— Sapan Siya Kay Cee (@SapanKayCee) September 7, 2020
And then people have the audacity to ask why actress dressed in bikinis during their remote island vacations are suddenly donning salwar kameez when they come for these proceedings. Why else do you think, dumbass? How else do they protect their bodies from your inappropriate roving eyes, and non-consensual touch when you mob them?
We often seen photos of international celebs walking their dogs or stepping out for coffee or driving around town to shop. Okay maybe it is happening just in fancy neighbourhoods like Beverly Hills, Rodeo Drive or Malibu. But it is happening, right? You think Big B can walk around Juhu without a mob following him? Can Hrithik Roshan pop into the Juhu Starbucks for a double shot espresso without a swarm of people descending on him? Of course not. Or could it be worse if it was Katrina Kaif, Tara Sutaria or Aishwarya Rai Bachchan instead? Of course.
Also Read: Guilty Or Not, Nothing Justifies The Media Mobbing Rhea Chakraborty. The Invasion Of Her Personal Space Needs To Stop
Saved by the male
One of the most ridiculous things is how the only solution to this mobbing problem is for the closest male to intervene. I recall reading this news item years ago, when Nargis Fakhri was shooting for Azhar with Emraan Hashmi, and a fan got a bit too obsessed. He would keep clicking pictures of her, despite her request to stop. Finally, Hashmi and to step in and talk to the fan, post which the fan stopped bothering the actress.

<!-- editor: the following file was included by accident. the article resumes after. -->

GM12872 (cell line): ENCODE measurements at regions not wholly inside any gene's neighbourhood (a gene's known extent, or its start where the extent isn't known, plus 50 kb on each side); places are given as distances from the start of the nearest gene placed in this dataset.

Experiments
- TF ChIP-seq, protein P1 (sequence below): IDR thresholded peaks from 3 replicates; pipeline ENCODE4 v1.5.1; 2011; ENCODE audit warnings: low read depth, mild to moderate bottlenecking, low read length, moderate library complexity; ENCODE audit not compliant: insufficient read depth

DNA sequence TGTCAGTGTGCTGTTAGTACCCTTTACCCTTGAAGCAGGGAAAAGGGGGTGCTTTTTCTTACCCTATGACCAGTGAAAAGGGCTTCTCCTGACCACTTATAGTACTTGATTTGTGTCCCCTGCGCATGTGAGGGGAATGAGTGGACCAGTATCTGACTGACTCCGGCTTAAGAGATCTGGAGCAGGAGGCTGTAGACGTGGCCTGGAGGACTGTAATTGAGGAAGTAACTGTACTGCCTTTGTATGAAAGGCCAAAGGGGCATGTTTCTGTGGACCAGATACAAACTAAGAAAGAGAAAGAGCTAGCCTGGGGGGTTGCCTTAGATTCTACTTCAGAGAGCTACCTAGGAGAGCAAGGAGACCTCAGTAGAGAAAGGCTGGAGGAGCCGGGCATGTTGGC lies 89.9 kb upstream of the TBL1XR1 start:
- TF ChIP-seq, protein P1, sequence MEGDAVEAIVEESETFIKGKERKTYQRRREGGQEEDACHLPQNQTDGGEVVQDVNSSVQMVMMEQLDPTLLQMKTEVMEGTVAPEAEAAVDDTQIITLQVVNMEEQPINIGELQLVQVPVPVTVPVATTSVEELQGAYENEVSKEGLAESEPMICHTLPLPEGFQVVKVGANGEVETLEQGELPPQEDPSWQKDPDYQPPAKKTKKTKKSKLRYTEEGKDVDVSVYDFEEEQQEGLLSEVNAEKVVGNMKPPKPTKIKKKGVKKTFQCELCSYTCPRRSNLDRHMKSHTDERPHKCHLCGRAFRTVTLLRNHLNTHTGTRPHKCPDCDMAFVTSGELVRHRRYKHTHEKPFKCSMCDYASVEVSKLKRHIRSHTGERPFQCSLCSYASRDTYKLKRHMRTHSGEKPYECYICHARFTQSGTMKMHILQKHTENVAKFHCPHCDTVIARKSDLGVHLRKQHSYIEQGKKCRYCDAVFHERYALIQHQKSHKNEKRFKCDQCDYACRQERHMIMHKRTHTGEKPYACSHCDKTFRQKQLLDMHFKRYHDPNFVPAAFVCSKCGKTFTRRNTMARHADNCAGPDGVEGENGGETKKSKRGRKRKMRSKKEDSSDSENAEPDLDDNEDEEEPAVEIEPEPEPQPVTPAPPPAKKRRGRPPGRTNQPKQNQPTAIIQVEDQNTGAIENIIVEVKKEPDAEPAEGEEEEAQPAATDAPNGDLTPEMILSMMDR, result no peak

Telling the fans off. Telling the paparazzi to back off. Forming protective circles around the female celeb—it’s like this reiteration that a woman needs a man’s protection to keep her from getting mobbed, molested and attacked. We sure know how to make a woman feel safe, don’t we?
Nobody likes getting mobbed and touched inappropriately, not even male celebs
Yes, believe it or not, that is true. Nobody, man or woman, likes to be swarmed over by strange people putting their hands all over their body like their personal space and permission don’t matter. I mean, would you like that if the places were swapped?
In 2017, when Harry Styles was performing on stage, he got groped by a fan who put their hand on his crotch while the singer knelt on the edge of the stage while performing, surrounded by crazy, screaming fans. He continued with this act as if nothing had happened, but you could feel from the way he moved away and didn’t return to that patch of the stage, that he felt violated.
Female and male fans have been known to get too uncomfortably close to male celebs, because there’s this faulty preconceived notion in our heads that only touching women like that is inappropriate. Men don’t mind it. But actually, they do. Why wouldn’t they? It’s fucking scary because you cannot predict what might happen next!
Can we start with reining in the paparazzi and obsessive fan-ing?
Honestly, as someone who works in media, I know this feels like a very highhanded statement. And I do understand how the industry works, where half the time the mob of paparazzi and fans are present because a celebrity’s PR team sent out blasts that they’re going to be there. But that being the case, none of these celebs have declined to pose, have they? And maybe if they have, can we not respect that and be happy with whatever photos we’ve gotten?
Do they need to be mobbed with cameras and microphones thrust in their faces, hurting, pinching, and getting inappropriately close to them? Similarly, when fans are gathered for these events, can we just not do our hero-worshipping from afar? Do we need to make close contact, much to the celebrity’s discomfort?
In our schools, in local trains, in temple queues, in doctor’s clinics even, we have separate spaces for men and women. That’s how much we’re concerned about inappropriate contact. But when it comes to celebrities, we forego all rules, sexist or otherwise, and let this shit go down?
When does this stop? And if you still cannot understand why it needs to stop, just put yourself in their position, and see if you find it hard to breathe in that stampede of people who can touch you but you can’t hit them back. Scared? Now you know.